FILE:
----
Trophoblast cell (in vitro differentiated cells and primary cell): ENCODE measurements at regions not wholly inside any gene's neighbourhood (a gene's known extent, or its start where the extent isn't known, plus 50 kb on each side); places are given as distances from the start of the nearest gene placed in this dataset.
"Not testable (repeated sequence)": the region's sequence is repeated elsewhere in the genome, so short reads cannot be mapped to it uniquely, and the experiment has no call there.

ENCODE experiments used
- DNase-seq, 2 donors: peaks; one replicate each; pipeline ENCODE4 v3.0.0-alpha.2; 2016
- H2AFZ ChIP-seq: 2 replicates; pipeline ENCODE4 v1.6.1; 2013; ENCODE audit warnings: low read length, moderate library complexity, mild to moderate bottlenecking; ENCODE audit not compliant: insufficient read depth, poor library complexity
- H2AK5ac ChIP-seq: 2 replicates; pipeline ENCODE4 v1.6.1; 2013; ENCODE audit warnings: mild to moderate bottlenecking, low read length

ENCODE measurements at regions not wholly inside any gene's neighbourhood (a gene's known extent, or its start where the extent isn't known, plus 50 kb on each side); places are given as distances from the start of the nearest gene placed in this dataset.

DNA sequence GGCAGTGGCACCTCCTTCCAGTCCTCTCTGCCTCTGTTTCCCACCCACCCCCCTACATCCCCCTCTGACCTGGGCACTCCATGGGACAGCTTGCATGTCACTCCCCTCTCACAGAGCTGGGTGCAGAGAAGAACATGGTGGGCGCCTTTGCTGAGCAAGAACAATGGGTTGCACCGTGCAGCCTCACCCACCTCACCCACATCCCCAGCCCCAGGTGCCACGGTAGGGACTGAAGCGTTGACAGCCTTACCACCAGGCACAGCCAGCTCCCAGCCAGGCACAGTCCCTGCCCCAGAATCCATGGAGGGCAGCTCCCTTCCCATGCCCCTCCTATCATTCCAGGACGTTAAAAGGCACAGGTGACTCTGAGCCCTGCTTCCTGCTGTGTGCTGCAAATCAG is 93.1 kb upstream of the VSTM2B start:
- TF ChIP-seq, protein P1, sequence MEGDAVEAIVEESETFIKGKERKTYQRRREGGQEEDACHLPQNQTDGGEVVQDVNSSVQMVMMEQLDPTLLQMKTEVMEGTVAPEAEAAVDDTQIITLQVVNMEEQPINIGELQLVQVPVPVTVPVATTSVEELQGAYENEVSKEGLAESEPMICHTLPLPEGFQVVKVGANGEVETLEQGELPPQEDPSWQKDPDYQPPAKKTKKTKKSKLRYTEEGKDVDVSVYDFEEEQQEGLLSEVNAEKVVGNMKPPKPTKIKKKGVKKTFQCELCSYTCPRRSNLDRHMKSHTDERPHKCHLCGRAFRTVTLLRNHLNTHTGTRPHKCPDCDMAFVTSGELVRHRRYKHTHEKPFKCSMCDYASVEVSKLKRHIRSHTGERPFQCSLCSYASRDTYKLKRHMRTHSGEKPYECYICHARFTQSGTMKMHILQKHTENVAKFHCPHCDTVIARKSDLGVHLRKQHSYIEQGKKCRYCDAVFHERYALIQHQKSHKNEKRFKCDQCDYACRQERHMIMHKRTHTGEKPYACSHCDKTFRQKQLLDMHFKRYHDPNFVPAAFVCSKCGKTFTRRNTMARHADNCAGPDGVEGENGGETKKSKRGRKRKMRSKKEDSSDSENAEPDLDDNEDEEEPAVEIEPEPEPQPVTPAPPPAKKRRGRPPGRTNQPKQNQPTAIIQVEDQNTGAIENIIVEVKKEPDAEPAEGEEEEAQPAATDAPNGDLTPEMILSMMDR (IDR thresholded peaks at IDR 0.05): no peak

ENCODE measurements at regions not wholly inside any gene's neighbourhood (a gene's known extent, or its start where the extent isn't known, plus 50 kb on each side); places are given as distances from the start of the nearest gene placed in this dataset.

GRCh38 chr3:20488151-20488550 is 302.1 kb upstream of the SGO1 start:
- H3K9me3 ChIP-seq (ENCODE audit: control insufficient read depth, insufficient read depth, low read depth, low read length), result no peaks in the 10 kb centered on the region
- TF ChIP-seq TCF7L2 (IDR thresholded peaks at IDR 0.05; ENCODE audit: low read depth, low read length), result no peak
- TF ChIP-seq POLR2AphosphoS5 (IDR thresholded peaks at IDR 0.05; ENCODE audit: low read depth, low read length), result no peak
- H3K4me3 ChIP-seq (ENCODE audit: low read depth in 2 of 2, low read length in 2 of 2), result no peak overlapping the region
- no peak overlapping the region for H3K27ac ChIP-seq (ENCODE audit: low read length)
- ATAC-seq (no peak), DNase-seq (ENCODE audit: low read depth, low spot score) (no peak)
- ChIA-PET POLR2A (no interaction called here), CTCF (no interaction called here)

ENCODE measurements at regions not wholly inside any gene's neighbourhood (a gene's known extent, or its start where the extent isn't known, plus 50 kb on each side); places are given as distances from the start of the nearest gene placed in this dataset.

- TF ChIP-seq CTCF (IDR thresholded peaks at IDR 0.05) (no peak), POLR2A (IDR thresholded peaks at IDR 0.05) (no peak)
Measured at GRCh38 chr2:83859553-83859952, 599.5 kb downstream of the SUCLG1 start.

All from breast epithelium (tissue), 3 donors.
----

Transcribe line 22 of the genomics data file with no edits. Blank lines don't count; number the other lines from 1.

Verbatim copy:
All from breast epithelium (tissue), 3 donors.